Among Polasek's primary responsibilities is maintaining manufacturing equipment, along with other projects throughout the facility. He estimates he was walking several miles a day carrying his tool bag.
"I was walking back and forth from building to building with a 40-pound bag and it was a hassle," explains Polasek. "I can't tell you how much time I wasted just walking."
When no personnel movers are available, the "solution" often becomes usurping material handling equipment like forklifts and electric pallet jacks to transport personnel. However, these large, expensive vehicles are not designed for that purpose and using them can be dangerous to both warehouse personnel as well as the warehouse itself.
Polasek admits that he was frequently caught driving a forklift.
"There would be some days where I wasn't about to try to walk, especially toward the end of the day when my legs were so tired," says Polasek. "So I would grab a forklift."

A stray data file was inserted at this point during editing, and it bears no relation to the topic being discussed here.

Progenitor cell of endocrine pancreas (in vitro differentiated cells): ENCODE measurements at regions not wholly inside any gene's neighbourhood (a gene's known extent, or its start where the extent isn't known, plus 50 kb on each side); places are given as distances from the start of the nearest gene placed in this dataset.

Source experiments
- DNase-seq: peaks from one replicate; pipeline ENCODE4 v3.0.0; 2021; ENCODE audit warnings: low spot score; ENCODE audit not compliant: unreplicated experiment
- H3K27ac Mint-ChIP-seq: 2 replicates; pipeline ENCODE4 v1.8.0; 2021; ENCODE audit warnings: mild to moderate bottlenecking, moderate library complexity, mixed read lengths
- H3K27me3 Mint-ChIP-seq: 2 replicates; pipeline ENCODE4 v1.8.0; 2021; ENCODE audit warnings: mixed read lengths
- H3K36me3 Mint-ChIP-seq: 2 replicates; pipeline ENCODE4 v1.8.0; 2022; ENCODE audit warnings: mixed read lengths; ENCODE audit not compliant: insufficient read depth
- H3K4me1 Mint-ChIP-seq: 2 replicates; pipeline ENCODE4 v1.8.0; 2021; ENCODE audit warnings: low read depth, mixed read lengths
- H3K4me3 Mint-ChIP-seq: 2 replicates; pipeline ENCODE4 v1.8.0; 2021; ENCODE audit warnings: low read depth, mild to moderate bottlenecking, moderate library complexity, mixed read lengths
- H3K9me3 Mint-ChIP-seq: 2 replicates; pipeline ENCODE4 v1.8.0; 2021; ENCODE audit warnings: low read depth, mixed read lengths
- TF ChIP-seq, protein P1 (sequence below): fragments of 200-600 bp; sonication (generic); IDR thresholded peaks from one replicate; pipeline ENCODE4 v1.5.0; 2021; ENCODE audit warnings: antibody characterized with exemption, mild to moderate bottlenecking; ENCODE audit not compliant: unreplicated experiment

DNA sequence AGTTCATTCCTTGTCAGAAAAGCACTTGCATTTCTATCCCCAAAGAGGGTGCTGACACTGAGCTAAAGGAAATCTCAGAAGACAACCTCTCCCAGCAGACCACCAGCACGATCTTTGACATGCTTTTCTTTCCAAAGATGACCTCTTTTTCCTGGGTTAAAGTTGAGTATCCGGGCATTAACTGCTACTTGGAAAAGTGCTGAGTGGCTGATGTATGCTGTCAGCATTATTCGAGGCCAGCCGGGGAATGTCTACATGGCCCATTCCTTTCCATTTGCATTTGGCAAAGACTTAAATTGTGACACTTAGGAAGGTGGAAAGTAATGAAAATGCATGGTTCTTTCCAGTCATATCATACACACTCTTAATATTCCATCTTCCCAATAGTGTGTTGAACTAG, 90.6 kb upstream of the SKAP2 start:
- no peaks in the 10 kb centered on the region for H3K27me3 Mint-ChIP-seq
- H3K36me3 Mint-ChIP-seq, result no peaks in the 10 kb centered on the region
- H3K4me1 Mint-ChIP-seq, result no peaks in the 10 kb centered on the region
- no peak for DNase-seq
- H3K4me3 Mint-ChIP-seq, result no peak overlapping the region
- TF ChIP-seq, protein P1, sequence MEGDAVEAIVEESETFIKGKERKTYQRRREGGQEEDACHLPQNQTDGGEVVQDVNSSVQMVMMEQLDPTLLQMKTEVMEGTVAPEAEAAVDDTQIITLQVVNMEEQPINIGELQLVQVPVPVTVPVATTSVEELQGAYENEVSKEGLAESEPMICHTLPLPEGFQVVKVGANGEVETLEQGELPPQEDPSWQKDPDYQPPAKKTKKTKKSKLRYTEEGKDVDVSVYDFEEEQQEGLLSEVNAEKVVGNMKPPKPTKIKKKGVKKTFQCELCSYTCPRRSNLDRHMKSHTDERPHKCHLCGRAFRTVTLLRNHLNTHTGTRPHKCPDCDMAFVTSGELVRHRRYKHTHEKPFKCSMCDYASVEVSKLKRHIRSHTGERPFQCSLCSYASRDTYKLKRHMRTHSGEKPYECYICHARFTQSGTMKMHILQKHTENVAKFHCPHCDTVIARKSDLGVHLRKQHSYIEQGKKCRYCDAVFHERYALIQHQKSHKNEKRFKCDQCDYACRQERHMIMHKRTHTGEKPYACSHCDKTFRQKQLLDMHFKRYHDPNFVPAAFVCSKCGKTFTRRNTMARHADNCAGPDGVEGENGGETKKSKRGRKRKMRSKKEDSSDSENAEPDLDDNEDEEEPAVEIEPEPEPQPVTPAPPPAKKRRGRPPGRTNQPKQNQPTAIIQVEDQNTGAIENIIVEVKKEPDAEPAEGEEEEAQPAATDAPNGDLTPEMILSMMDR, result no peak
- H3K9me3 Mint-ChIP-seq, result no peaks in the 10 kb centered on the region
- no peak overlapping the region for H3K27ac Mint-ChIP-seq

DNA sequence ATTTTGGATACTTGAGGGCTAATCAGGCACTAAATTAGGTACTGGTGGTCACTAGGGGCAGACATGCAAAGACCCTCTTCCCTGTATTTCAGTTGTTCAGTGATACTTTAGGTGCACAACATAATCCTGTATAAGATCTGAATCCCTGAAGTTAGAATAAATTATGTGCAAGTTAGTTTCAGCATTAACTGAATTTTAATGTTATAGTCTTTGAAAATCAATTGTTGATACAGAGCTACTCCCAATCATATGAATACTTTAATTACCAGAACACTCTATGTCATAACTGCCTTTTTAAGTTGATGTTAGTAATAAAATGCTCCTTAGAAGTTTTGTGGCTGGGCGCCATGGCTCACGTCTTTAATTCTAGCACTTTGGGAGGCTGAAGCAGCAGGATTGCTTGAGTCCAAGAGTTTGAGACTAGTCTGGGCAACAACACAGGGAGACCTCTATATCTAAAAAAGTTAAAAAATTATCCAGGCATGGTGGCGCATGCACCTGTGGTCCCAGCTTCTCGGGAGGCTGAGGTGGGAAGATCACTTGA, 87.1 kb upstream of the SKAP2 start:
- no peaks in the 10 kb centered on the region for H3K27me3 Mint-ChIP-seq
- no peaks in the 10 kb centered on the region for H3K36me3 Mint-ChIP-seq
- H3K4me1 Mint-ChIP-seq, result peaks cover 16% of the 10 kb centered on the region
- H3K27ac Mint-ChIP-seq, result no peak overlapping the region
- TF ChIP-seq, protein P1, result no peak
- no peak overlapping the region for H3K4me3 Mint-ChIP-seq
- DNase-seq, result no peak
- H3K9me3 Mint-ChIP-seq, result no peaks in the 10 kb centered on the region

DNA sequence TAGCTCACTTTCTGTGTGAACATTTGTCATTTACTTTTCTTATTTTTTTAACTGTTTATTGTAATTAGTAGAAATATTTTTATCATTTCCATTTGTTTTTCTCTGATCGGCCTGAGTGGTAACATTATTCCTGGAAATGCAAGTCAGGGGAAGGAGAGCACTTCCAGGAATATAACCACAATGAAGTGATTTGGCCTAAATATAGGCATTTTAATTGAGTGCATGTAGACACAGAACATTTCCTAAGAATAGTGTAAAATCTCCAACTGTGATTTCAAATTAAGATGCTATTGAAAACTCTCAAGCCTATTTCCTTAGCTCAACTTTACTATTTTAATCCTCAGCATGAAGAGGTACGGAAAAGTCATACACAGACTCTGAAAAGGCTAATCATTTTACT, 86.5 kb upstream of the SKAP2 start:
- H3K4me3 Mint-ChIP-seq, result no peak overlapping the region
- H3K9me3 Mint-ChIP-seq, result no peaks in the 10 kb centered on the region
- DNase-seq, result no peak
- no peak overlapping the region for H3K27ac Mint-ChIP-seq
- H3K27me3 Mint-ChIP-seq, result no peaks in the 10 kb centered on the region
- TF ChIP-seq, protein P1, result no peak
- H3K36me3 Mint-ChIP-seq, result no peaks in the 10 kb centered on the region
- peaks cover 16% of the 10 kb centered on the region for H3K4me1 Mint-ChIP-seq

After a discussion with the company's forklift distributor, Polasek decided to purchase an electric scooter.
Polasek estimates he saves several hours per week in walking time. Among the benefits he enjoys is being able to drive the scooter between pieces of manufacturing equipment for maintenance—spaces that are only a few feet wide.
When Polasek was without the scooter for a short period of time due to a flat tire, he noticed a difference in productivity, as well as the effect on his body.
"I was drained by the end of each day because I had to walk everywhere again," says Polasek.